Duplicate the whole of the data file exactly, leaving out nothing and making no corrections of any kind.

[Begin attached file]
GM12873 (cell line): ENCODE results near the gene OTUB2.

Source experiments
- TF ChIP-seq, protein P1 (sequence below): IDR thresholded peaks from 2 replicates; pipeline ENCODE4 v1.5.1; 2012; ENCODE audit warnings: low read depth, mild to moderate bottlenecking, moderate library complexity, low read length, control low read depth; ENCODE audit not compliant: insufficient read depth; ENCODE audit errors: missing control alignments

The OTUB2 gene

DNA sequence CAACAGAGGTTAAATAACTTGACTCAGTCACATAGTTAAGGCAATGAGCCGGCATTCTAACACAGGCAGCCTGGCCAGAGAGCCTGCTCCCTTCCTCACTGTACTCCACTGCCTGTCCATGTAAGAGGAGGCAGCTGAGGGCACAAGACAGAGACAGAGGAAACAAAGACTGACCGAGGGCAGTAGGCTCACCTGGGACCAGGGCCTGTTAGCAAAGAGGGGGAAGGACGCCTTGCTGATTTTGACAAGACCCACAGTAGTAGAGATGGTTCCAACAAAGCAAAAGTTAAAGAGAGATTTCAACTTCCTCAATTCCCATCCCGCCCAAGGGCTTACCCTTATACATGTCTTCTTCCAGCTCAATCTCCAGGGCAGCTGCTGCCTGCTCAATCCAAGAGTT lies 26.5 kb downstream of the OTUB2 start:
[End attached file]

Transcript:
GM12873 (cell line): ENCODE results near the gene OTUB2.

Source experiments
- TF ChIP-seq, protein P1 (sequence below): IDR thresholded peaks from 2 replicates; pipeline ENCODE4 v1.5.1; 2012; ENCODE audit warnings: low read depth, mild to moderate bottlenecking, moderate library complexity, low read length, control low read depth; ENCODE audit not compliant: insufficient read depth; ENCODE audit errors: missing control alignments

The OTUB2 gene

DNA sequence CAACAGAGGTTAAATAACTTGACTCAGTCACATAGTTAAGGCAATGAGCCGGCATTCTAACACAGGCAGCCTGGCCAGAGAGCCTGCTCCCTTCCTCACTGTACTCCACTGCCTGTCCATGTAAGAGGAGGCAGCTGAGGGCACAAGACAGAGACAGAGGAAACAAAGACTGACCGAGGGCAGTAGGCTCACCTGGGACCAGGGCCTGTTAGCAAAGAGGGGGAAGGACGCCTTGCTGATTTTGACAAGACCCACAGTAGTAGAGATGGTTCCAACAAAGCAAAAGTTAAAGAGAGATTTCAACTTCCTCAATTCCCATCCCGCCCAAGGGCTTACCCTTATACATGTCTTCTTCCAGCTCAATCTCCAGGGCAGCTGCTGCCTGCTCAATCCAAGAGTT lies 26.5 kb downstream of the OTUB2 start: